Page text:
Chicken of the Sea Pirate Ship (1955–1969) & Captain Hooks Galley Pirate Ship Restaurant (1969–1982)
Who wouldn’t want to dine in a ship adapted from one of Disney’s classic films, Peter Pan? I would. Chicken of the Sea Pirate Ship was permanently docked in a shallow pond in the center of Fantasyland surrounded by attractions like Mad Tea Party, King Arthur Carousel, Dumbo the Flying Elephant, and Storybook Land Canal Boats.
The restaurant was initially sponsored by Chicken of the Sea and served dishes centered around…you guessed it, tuna. Guests had the option of ordering a tuna sandwich, a hot tuna pie, and even a tuna burger.
In 1969, it was renamed “Captain Hook’s Galley Pirate Ship Restaurant” because it was no longer sponsored by Chicken of the Sea. The menu also got an update with new offerings including a hot roast beef sandwich, hot meatball sandwich, clam chowder, chef’s salad, tuna salad, desserts, beverages, and a tuna burger, which still remained an option from the old menu.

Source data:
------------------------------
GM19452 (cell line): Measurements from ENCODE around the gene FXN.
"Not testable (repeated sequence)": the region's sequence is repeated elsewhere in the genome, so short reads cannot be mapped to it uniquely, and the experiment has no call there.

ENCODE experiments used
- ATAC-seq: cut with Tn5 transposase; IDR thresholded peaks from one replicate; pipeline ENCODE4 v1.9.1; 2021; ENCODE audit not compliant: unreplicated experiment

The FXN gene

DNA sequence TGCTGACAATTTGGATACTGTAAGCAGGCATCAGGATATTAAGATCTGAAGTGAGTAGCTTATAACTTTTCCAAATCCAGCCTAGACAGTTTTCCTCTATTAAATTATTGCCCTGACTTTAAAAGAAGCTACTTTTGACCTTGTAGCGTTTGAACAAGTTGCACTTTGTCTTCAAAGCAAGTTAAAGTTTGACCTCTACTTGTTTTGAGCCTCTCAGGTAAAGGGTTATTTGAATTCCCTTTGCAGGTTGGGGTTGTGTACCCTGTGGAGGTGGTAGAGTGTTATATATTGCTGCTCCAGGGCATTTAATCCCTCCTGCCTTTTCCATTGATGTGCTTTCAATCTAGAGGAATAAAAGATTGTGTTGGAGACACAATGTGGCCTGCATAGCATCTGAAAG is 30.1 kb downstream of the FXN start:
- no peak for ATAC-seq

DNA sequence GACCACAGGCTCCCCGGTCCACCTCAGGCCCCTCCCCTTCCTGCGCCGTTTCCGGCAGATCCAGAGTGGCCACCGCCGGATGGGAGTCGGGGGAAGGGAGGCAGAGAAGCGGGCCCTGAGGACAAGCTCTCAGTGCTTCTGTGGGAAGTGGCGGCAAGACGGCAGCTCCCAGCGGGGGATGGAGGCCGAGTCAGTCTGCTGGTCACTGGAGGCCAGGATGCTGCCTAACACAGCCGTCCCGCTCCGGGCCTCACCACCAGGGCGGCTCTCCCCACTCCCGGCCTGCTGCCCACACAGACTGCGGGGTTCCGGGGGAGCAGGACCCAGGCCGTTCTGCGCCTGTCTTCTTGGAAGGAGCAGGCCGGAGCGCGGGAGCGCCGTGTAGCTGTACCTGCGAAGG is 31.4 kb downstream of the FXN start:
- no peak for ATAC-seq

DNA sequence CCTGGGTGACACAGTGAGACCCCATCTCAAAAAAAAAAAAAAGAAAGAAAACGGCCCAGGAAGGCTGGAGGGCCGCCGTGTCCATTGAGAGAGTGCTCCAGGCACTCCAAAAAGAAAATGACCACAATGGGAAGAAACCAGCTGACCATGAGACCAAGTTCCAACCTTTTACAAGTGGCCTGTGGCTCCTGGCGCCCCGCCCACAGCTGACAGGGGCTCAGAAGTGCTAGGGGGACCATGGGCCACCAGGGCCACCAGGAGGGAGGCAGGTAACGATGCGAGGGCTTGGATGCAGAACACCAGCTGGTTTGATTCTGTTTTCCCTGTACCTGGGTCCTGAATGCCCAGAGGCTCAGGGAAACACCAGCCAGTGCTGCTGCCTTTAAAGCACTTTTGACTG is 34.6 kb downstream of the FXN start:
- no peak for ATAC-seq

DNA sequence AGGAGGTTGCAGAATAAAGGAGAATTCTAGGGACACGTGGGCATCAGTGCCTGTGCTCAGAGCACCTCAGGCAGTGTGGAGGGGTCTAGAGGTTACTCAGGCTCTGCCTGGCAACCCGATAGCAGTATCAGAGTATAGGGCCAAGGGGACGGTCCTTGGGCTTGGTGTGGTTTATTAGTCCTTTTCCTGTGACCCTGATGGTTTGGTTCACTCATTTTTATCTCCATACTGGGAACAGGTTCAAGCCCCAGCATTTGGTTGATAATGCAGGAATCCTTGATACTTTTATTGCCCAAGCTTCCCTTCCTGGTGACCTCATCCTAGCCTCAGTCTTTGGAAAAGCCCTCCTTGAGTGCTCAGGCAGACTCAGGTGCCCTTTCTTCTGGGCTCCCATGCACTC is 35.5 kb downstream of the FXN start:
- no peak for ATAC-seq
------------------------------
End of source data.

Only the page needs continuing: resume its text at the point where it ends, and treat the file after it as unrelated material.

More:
Several years later in 1982, Dumbo the Flying Elephant and King Arthur Carousel were relocated and Captain Hook’s Galley was gone for good.
Main Street, U.S.A.
Red Wagon Inn (1955–1965)
The Red Wagon Inn, sponsored by The Swifts Meat Company, was supposedly Walt Disney’s favorite dining spot in the park and was the only table service restaurant that served full course dinners (breakfast and lunch, too), serving various quality foods like steaks and chops.
It had a Victorian feel to it and was designed by his wife, Lillian. Ceilings were made of stained glass, the entrance hall and foyer were intricately decorated, and the Red Wagon Inn even included a VIP lounge area, a wet bar, and bathroom for special guests.